No, this isn’t about ramifications of economic policy, or Brazilian butterflies either. You already know all that stuff. Our topic today is a peculiar house thermal here at Crystal, called ‘the ripples’. Every glider port needs a house thermal, where the emphasis is not so much great lift as ready convenience. Our most potent one is the riverbed, eighty acres of barren boulders a mile off the west end where thermals can be bodacious right on into evening. Unfortunately though, departures and landings in either direction make it the wrong airspace for digging around low. That’s alright, we have other options.
My sentimental favorite, strange to say, doesn’t actually work in most ordinary weathers, demanding always and only one single condition to activate its magic: a northeast breeze. This simple requirement, however, is all it takes. You don’t even need strong sunlight. We’ve seen thermals there, admittedly feeble, on chilly overcast winter days when there were none anywhere else. And for sweetener, the ripples are adjacent to our east IP, so if you fail to climb you can roll straight onto the forty-five entry leg for downwind to 07 (always the active runway whenever the ripples are in play).
Looking from above the airport, you’d think they’re a couple square miles of dunes, but that’s not sand down there. It’s a dendritic pattern of stony ridges ten to twenty feet high, last vestige of hill country before the desert goes completely flat everywhere to the north.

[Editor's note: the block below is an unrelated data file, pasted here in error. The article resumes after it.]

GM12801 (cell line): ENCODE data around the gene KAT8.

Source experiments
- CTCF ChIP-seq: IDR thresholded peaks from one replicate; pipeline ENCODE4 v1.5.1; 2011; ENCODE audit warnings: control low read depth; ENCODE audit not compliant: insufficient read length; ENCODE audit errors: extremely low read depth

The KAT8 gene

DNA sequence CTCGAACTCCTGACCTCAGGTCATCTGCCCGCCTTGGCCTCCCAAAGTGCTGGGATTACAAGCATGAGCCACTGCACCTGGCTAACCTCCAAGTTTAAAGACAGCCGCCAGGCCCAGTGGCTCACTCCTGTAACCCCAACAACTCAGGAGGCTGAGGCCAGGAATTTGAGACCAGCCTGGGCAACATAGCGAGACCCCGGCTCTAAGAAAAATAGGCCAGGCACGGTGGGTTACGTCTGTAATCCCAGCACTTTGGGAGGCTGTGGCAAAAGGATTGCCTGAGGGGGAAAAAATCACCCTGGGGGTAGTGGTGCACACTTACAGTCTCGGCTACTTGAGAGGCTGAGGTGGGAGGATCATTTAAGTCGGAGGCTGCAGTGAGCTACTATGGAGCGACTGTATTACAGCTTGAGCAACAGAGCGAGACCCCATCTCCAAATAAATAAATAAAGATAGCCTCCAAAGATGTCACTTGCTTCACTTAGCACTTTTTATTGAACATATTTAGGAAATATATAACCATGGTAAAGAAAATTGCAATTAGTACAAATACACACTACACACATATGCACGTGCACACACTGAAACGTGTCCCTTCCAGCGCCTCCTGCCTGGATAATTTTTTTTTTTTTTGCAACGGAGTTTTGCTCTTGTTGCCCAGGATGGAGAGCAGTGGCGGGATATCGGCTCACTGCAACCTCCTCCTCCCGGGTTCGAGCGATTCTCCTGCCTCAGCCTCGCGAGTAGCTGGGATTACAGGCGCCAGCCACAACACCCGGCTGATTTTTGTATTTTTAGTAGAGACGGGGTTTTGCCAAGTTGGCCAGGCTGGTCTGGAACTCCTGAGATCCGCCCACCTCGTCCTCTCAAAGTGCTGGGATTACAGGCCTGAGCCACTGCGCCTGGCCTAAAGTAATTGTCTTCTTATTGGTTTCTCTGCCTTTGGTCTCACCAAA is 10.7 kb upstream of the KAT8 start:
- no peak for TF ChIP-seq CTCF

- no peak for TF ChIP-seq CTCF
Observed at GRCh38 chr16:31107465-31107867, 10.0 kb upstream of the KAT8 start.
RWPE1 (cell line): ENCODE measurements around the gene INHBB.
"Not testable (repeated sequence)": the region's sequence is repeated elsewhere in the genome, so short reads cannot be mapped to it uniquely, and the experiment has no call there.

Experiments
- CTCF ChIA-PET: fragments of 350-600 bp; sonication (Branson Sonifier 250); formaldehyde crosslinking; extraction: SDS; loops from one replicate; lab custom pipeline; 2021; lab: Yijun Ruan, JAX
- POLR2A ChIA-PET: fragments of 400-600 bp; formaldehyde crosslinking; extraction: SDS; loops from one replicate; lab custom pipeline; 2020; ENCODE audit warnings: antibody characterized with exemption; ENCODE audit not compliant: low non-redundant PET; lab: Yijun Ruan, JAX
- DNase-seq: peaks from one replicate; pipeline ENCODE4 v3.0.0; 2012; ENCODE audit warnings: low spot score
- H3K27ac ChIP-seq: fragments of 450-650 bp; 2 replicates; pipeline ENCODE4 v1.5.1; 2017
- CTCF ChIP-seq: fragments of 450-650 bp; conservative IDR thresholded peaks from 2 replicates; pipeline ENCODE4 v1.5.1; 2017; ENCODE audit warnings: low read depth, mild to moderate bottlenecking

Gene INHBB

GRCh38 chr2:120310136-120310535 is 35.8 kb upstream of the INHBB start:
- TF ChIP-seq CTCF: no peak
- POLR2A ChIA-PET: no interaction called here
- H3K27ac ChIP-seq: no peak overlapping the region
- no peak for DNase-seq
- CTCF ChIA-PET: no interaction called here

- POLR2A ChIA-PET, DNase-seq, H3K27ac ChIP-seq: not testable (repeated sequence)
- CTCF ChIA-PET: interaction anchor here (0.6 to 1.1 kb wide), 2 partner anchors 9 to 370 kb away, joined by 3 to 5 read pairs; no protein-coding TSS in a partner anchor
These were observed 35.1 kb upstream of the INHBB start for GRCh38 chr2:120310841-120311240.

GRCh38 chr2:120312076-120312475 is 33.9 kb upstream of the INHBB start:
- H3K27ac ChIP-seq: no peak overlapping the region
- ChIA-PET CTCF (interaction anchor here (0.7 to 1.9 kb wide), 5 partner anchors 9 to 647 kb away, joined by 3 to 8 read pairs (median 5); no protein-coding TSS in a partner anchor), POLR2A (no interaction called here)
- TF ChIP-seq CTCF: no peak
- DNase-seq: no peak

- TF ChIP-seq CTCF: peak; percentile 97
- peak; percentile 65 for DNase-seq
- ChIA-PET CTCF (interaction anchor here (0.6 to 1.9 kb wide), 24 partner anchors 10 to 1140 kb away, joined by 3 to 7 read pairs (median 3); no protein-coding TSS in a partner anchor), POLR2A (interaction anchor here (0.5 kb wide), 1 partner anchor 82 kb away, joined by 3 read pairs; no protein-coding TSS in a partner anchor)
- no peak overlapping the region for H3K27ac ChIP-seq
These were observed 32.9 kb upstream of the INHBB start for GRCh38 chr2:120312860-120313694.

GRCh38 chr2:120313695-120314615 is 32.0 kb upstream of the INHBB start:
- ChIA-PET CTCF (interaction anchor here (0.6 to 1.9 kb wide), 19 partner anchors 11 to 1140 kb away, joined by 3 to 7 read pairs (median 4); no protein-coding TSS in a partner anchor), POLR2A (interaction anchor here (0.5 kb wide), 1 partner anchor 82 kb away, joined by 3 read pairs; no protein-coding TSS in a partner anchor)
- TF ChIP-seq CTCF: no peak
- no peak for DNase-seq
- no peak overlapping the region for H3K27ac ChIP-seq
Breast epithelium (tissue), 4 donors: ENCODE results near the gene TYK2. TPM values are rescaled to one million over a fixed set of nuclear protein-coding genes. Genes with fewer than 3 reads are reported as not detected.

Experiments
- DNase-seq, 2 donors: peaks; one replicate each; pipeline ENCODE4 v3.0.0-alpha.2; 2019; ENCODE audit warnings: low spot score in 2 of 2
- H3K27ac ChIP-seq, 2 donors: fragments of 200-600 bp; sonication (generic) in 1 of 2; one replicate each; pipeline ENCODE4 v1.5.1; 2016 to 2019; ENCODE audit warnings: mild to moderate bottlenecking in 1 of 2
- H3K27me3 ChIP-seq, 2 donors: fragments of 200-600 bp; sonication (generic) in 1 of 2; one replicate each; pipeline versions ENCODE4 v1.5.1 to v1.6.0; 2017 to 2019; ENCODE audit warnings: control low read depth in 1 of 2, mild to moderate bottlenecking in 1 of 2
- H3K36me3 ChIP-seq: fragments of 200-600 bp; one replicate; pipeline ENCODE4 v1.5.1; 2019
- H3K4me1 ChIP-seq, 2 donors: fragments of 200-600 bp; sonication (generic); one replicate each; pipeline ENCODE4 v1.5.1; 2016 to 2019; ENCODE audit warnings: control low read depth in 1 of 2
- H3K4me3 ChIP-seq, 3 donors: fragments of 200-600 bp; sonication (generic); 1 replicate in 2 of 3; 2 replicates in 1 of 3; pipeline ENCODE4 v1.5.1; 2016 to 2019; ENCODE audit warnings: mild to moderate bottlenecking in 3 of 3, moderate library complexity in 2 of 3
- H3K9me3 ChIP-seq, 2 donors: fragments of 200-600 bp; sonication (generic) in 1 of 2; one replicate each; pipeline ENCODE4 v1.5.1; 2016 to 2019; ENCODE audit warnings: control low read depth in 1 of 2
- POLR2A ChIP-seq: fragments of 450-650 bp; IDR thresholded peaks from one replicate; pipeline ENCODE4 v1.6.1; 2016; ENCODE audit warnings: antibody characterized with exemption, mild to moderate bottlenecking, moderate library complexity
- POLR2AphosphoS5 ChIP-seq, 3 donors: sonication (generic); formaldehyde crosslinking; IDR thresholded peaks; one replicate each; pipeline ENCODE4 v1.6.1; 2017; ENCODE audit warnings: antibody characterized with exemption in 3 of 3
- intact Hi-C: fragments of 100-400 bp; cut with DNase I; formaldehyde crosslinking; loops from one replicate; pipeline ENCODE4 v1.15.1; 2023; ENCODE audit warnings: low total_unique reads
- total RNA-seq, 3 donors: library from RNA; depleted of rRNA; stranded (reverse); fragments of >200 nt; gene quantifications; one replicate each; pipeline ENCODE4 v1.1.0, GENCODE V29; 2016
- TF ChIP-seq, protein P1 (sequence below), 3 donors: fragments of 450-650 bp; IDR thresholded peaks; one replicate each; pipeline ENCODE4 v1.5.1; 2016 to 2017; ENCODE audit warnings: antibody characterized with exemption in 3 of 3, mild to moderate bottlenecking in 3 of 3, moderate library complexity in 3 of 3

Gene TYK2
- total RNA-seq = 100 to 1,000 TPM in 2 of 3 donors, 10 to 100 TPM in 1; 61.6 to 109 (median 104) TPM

My theory on the ripples is as simple as the effect itself, if only it were so easy to describe. While wind from any northern quarter can generate fine soaring in our local mountains, it’s typically cool air with anemic convective potential in the desert. Under such conditions, baby thermals skidding across flat ground lack the energy to rise away until they bump up against something like our ripples and break free.
Fine, so why in only a northeast breeze?
One edge of the ripple formation amounts to a small but abrupt step, a uniform obstruction perpendicular to only northeasterly flow. Apparently that’s the key. And incipient thermals that don’t rise at first are then pushed across a coarse washboard of ripple after ripple, rubbing loose more soft bubbles.
Thus a distinction with a real difference, the ripples as more a thermal trigger than a source. Granted, in many instances the same terrain feature is both, which may be true here as well, sometimes. But only in a northeast breeze…
Source or trigger, your best path to the whole truth must include sampling these ripples yourself to see what you think.
Everything’s small-scale in this case; light wind, moderate temperatures, minimal topographic relief; so the effect is limited too (character building, we like to say). Expect reluctant one- to two-knot bubbles, seldom much higher than 2000 AGL, but enough to keep you aloft on the kind of day when there may be little else available. If you find one, there might be two more nearby. Hold your mouth right, and a climb with real legs might drift you eventually clear up over the airport — which itself is also one heck of a house thermal!